Cruising the USA 2008 - Trip of a lifetime! travel blog

Denali Sign

Mt. McKinley in the sun








Rose in the bus to Kantishna



















Living in a tent

The Girls on the bridge

We had to get up at 5am to get breakfast before the long busride to Kantishna and Wonderlake back in Denali National Park. The bus was like an old Schoolbus and not very comfy. However, the landscaping and scenery was something else. Not even 20 minutes into the park, we saw a bear and a little further down some deer. The day was absolutely beautiful and Mt. McKinley was showing his entire size glowing in the sun.

Denali, the "High One," is the name Athabascan native people gave the massive peak (Mount McKinley) that crowns the 600 mile long Alaska range. Many generations of native Athabascans wandered over this region before Caucasians began to discover and explore it. Nomadic bands hunted lowland hills of Denali's northern reaches spring through fall for caribou, sheep and moose. They preserved berries for winter, netted fish, and gathered edible plants. As snow began to fall, they migrated to lower elevations, closer to the river valleys' better protection from winter's severe weather. Much of the Alaska Range formed a mighty barrier between interior Athabascans and Cook Inlet Athabascans to the south.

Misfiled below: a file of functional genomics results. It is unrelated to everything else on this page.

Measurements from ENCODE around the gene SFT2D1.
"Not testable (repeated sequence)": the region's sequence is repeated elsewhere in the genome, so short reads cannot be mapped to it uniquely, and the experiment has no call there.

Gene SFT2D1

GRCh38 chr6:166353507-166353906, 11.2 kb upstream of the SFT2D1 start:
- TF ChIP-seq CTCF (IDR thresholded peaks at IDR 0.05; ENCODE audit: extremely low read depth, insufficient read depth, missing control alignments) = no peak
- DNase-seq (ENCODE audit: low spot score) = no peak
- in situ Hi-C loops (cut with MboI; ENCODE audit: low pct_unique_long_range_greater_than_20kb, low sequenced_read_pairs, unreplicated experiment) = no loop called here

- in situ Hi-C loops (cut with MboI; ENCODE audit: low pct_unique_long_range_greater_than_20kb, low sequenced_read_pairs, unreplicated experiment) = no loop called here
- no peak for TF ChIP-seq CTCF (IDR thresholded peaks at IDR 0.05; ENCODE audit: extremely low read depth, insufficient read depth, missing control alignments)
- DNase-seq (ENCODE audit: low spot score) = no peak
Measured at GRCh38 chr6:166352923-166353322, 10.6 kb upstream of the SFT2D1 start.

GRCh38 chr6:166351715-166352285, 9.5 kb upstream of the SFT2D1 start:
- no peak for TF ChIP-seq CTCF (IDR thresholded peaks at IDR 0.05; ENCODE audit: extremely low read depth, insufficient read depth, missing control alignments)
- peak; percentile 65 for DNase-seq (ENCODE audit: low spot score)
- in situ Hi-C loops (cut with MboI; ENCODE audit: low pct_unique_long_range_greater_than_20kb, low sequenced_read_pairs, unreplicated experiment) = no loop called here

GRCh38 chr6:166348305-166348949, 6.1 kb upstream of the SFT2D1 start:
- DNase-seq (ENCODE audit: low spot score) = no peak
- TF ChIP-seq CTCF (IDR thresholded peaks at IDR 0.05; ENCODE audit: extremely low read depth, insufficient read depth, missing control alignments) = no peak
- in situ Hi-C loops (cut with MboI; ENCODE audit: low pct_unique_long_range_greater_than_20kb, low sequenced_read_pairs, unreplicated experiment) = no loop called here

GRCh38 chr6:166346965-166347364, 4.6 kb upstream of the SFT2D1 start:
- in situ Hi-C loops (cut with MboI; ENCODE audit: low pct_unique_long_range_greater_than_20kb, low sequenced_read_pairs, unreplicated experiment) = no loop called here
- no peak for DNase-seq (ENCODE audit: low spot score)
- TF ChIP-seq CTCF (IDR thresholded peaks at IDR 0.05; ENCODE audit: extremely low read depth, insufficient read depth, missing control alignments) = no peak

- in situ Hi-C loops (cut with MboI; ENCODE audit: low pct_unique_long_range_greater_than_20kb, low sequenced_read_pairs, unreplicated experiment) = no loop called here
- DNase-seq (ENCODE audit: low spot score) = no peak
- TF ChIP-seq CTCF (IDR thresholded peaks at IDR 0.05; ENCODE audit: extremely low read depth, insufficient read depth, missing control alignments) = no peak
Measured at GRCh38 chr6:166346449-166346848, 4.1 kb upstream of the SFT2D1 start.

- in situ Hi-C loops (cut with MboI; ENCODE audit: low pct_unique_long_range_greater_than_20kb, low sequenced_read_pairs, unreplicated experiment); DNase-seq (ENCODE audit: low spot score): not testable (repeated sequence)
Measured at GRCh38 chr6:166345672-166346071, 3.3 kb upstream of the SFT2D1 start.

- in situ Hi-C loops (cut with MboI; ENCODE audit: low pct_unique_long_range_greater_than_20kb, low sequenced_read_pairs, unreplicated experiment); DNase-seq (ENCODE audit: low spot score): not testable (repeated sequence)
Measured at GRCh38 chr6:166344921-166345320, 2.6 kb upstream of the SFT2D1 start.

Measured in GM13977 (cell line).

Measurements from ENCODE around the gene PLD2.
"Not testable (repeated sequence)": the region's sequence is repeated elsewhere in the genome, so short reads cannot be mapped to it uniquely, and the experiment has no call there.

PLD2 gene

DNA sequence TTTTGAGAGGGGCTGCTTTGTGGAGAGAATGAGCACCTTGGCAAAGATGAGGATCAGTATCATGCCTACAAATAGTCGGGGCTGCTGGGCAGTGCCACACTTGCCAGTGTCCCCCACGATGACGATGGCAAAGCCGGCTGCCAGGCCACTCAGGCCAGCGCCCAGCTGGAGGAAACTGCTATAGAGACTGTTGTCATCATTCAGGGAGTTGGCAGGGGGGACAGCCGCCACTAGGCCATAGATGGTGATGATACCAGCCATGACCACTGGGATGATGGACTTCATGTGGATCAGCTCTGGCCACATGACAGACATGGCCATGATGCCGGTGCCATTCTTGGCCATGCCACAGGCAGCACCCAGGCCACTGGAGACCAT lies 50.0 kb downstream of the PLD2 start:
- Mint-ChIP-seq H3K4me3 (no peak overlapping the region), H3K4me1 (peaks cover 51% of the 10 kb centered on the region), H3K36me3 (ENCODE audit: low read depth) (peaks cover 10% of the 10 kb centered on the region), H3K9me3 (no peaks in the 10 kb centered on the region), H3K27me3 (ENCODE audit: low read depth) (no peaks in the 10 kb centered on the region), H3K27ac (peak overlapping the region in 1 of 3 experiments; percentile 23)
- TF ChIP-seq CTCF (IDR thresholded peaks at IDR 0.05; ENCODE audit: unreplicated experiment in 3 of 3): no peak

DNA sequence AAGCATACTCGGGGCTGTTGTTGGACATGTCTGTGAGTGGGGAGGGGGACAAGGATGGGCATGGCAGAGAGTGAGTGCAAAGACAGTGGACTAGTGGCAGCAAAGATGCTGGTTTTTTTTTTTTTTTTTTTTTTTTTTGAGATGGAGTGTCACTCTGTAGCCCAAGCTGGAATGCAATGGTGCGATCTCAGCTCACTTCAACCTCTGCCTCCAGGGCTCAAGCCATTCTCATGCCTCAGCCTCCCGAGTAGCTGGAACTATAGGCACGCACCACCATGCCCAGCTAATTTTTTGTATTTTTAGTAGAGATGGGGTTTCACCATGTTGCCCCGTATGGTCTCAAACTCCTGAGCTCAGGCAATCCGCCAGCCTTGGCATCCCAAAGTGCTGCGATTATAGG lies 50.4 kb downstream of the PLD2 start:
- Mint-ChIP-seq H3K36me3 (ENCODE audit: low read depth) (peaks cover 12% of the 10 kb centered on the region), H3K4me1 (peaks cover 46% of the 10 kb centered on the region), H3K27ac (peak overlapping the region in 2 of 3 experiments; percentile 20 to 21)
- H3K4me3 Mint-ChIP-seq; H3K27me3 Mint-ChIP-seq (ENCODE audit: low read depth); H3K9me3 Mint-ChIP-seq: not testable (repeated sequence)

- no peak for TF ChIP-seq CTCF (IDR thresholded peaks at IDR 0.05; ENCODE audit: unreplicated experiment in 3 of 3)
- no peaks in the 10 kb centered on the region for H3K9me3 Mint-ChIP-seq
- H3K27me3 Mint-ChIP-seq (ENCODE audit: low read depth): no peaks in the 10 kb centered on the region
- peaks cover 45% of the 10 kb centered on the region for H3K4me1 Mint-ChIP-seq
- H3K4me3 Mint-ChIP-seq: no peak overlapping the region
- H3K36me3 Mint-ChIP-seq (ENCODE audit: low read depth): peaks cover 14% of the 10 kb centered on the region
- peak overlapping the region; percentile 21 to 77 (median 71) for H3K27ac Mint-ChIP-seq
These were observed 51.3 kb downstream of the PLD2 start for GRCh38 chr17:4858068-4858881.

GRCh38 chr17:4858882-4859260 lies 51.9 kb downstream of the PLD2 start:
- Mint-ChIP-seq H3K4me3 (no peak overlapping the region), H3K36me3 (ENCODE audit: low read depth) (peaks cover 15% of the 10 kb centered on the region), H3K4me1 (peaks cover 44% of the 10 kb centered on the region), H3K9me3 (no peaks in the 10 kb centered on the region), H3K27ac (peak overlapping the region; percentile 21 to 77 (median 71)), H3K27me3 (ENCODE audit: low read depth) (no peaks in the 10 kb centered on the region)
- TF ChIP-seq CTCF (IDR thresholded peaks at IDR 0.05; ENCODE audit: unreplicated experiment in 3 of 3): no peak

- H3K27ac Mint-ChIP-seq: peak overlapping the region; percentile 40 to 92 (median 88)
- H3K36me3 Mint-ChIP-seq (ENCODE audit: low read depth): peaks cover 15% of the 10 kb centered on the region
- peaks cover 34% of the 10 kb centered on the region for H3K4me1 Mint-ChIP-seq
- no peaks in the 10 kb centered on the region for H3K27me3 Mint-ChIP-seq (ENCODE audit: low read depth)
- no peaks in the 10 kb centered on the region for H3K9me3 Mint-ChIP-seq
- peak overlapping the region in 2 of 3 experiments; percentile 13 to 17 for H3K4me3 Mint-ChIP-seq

The road was pretty narrow and sometimes scary with no guardrails and steep declines but we made it safely to Wonderlake and Kantishna, which is the furthest we were allowed to go. There are no public vehicles allowed back there and only the tourbusses and the Rangers are allowed back there.

We tried gold panning in the cold river without any luck but had so much fun trying. There is still an original tent from the goldrush and it is unbelievable that people actually lived in there in this very rough environment. -40F is not an unusual temperature during the wintertime, which lasts from October to May. As far as the wildlife goes, look at the pictures.

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